Other ensemble parameter optimization methods are also available, including the Shuffled Complex Evolution Metropolis algorithm (SCEM-UA) [Vrugt et al., 2003b] and its extension, the Multi-Objective Shuffled Complex Evolution Metropolis algorithm (MOSCEM-UA) [Vrugt et al., 2003a], among others. Such methods are based on the idea that a search of the feasible parameter space near the optimum parameter set will reveal many sets that are equally capable of producing simulations and forecasts of high quality. Whether it is preferable to perturb parameter values around their optimum values or to use different objective functions to optimize an ensemble of parameterizations is an area needing further research.

The multi-state or multi-initial-condition component of the M2M ensemble forecasting system arises as a direct consequence of implementing a multiparameter component. In forecast mode, the hydrologic state for each model and each model parameterization is updated at the start of the forecast day by driving the model with observed meteorological data. This resulting simulated state is used as the initial condition for the day's forecast run. In order to avoid discontinuities early in the daily forecast cycle, the parameter set used for the updating of hydrologic state must match that used in the forecast. Thus, each parameter set has its own hydrologic state for each model, resulting in the creation of six different hydrologic states each day. While each hydrologic model/parameterization is initialized from a deterministic hydrologic state, these initial conditions still provide a small sampling of the uncertainty in defining the hydrologic state of the case-study watershed.

While ensemble data assimilation methods are available for hydrologic modeling applications [e.g., Andreadis and Lettenmaier, 2006; Clark et al., 2008], we have opted to limit the component of the M2M ensemble that samples hydrologic state uncertainty to just those states necessitated by the multiparameter ensemble. This is because of the paucity of observed data available within the watershed for assimilation; flow data are available at the CMS and CHK stations (Figure 2), and continuous snow-water equivalent (SWE) observations are only available at a nearby location outside of the watershed. DeChant and Moradkhani [2011a] have had some success using assimilation of observed SWE to update hydrologic state in seasonal forecasting. However, the method was found to be sensitive to the availability of representative observations and would therefore possibly fail to produce an accurate state for the Cheakamus watershed. The Retrospective Ensemble Kalman Filter (REnKF) [Pauwels and De Lannoy, 2006] may be worth exploring, though the computational expense of ensemble data assimilation can be prohibitive in an operational forecasting framework. Dual state-parameter estimation frameworks that incorporate data assimilation could also be used for a more complete handling of parameter and initial condition uncertainty [e.g., Moradkhani et al., 2005a, 2005b; DeChant and Moradkhani, 2011b; Leisenring and Moradkhani, 2011].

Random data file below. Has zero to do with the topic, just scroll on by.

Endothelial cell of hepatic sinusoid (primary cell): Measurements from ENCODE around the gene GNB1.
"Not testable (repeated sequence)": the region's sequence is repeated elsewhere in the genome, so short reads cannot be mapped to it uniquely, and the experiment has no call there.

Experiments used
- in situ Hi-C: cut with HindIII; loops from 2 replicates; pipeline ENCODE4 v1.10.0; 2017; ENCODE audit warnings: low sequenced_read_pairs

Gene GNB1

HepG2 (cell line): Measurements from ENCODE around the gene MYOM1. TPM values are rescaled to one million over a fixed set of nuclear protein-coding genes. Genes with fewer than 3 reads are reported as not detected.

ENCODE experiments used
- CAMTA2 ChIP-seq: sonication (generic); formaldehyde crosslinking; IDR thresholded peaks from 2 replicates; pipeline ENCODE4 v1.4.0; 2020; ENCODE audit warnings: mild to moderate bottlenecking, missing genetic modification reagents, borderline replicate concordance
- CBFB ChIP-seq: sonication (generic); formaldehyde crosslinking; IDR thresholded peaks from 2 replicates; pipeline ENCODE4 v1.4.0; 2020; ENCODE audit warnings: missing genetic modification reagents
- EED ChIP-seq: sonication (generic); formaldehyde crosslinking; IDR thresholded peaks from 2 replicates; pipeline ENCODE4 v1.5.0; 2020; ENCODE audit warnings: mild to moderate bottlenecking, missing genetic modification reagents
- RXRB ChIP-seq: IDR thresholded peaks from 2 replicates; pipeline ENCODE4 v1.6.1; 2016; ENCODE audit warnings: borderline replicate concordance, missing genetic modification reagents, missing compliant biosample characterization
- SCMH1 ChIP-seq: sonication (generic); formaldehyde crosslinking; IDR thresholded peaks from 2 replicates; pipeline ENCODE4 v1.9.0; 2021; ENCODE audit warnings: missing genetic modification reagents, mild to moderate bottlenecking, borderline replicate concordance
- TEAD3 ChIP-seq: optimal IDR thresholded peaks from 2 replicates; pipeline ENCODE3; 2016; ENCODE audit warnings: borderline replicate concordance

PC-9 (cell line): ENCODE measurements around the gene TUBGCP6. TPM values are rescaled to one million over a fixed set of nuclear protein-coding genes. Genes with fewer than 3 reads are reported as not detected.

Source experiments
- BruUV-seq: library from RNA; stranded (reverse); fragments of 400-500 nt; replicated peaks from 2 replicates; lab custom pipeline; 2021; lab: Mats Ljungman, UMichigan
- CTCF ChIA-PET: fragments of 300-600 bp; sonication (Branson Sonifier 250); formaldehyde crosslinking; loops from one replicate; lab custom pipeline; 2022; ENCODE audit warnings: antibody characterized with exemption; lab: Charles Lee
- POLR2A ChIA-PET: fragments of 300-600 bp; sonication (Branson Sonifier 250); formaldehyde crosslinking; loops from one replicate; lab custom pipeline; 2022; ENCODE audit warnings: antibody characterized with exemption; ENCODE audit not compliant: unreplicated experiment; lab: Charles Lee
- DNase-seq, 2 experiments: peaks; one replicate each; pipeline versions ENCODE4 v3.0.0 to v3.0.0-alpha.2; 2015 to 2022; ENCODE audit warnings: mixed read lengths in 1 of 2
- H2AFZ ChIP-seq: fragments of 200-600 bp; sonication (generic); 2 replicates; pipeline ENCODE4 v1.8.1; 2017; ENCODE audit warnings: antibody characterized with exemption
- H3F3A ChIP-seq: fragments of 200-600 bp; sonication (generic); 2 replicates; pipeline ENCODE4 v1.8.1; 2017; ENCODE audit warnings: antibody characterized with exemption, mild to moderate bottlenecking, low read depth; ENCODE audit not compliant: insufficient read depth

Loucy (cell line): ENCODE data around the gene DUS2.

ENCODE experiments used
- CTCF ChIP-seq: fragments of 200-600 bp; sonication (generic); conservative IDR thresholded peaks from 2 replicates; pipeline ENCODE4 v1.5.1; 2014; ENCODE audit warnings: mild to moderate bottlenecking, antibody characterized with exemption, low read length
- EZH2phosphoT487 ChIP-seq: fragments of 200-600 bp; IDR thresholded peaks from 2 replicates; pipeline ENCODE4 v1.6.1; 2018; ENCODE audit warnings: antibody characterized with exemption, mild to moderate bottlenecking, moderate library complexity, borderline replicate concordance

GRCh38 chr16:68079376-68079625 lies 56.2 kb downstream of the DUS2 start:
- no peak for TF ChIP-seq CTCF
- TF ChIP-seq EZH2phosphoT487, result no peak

3.2.2. Numerical Weather Models

The NWP models in the M2M ensemble are taken from the operational ensemble suite run by the Geophysical Disaster Computational Fluid Dynamics Centre (GDCFDC), in the Department of Earth, Ocean and Atmospheric Sciences at the University of British Columbia in Vancouver. The ensemble consists of three independent nested limited-area high-resolution mesoscale models with forecast domains centered over southwestern BC: (1) the Mesoscale Compressible Community (MC2) model [Benoit et al., 1997]; (2) the fifth-generation Pennsylvania State University-National Center for Atmospheric Research Mesoscale Model (MM5) [Grell et al., 1994]; and (3) Version 3 of the Weather Research and Forecasting (WRF) model [Skamarock et al., 2008]. Hourly model output fields with grid spacings of 12, 4, and 1.3 km are used for this study and produce inflow forecasts with lead times of up to 3 days.

The NWP fields are downscaled to the DH model grid using interpolation schemes built into each DH model. For the WaSiM model, 12 km NWP fields are downscaled using two methods: inverse-distance weighting (IDW) and elevation-dependent regression [Schulla, 2012]. The 4 and 1.3 km NWP fields are downscaled using a bilinear interpolation scheme. WaSiM uses gridded NWP output of temperature, precipitation, wind speed, humidity, and global radiation. WATFLOOD downscaling is done using IDW that incorporates elevation dependence using optional constant elevation adjustment rates for both temperature and precipitation (these being the only NWP fields required by WATFLOOD). The 12 km fields are downscaled using IDW with two different elevation adjustments, while the 4 and 1.3 km fields do not use the elevation adjustment. Thus, each hydrologic model is driven by 12 different NWP inputs.